That's because of what we have here. And then we started talking about the things that we could potentially do to help him create value for himself, and not to just sign a pro contract but be ready, really be ready when he goes and achieves that dream.

There's a lot of moving pieces to that because you're only allowed to have so many players, give so many scholarships and put together the right team. We're working through that, and then we'll get to staffing, and then we'll have a really good plan in place once all the hay is in the barn and we know what the roster looks like exactly, and then we're going to do to work.

Q. Obviously we're a little early on for technical decisions and stuff like that, but for example whether you plan to coach from the dugout or as a base coach. How many of those kind of decisions have you made, and if not when and how do they get made?

JAY JOHNSON: Yeah, I will coach from the dugout most likely. I've coached third base every year of my career until this year, and then three games into the season I made the decision to move in the dugout because that was best for that team. I think that's where I would lean right now, but that'll also be dictated by the personnel on the coaching staff and putting those guys in the best position to positively affect the players on game day.

Haven't made it, but that would be what I would lean towards, hire a hitting coach or assistant hitting coach with me that is really good at what they do in one-on-one work with the players, hire a pitching coach that has significant experience at this level and has experience at a level that these players want to go, one or the other.

You'd be really impressed at the amount of coaching talent that wants to come to LSU. I've had a lot of new best friends over the past five days. (Laughter.)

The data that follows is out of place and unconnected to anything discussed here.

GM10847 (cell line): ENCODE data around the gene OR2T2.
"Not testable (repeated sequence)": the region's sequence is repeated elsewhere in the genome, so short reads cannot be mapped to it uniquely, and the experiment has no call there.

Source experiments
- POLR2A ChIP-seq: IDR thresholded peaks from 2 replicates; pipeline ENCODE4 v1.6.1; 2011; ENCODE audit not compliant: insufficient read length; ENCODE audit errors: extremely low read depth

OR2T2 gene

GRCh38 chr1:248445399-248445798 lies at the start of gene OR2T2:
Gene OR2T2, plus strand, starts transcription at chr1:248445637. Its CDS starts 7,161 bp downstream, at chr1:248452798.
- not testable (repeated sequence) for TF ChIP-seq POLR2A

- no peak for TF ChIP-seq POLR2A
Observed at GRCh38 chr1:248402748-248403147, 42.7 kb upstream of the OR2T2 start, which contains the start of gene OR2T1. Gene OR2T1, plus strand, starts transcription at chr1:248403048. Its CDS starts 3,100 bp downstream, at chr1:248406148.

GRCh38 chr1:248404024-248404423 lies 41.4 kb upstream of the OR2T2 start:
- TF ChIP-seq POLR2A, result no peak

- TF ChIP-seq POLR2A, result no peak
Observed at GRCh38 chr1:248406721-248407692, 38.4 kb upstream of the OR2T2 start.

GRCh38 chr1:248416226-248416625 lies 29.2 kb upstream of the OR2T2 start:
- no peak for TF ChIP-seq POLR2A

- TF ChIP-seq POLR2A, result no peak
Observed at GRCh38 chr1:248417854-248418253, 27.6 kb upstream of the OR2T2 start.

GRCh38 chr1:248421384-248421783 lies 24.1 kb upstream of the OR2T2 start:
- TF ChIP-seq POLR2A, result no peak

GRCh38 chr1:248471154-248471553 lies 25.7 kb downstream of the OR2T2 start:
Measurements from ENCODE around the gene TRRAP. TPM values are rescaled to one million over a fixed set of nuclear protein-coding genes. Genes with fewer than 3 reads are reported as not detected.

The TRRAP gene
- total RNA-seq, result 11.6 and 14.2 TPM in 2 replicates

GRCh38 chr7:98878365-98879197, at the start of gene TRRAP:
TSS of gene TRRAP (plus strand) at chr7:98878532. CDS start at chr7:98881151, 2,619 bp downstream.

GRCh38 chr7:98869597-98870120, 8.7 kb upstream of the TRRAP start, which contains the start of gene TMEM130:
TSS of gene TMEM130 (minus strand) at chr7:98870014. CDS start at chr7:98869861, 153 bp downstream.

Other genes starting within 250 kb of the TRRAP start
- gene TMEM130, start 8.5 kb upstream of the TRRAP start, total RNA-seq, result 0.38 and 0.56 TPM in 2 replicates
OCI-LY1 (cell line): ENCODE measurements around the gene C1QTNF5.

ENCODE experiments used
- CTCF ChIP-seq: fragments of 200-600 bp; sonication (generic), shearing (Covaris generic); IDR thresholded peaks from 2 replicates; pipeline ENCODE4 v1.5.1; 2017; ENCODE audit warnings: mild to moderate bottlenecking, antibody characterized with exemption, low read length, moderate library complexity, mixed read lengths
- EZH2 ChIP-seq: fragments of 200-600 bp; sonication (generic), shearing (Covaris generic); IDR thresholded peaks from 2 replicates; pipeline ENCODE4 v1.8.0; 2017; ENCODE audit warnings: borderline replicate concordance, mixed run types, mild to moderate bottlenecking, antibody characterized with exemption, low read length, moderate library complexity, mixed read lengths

Q. Is it Oroville?

JAY JOHNSON: Oroville.

Q. I get a big grinder vibe from you, that you really like to get after it nonstop. Is that what you were speaking about when you talked about your father? Is that what you got kind of growing up in Oroville?

JAY JOHNSON: Very blue-collar place for sure, but I was a 5'7", 165-pound running back that thought I was going to win the Heisman Trophy someday. Then I realized that wasn't going to be done on talent alone, and so that's just who I am. It's what's required to win at a place like this.

It's a beautiful place. It can really catch your eye, and we're going to really use that in recruiting, and it matters to young people nowadays.

And then when we step out on that field, I want it to be a completely different attitude, and with that it's great fundamentals, highest level of competitiveness, and what that means is no program can value winning and what it takes to win more than the LSU Tigers, and that doing that with the right mindset with the right players, now you can start accomplishing the things that everybody wants to accomplish. But it does not happen unless those things are in place.

So yeah, that's where I came from.

Q. I watched your series against Ole Miss. I don't know what's in the Francona center, but the assets that you have available now, the tops, the physical assets that you have here, was that intriguing? Was that enticing about coming and being a part of this program?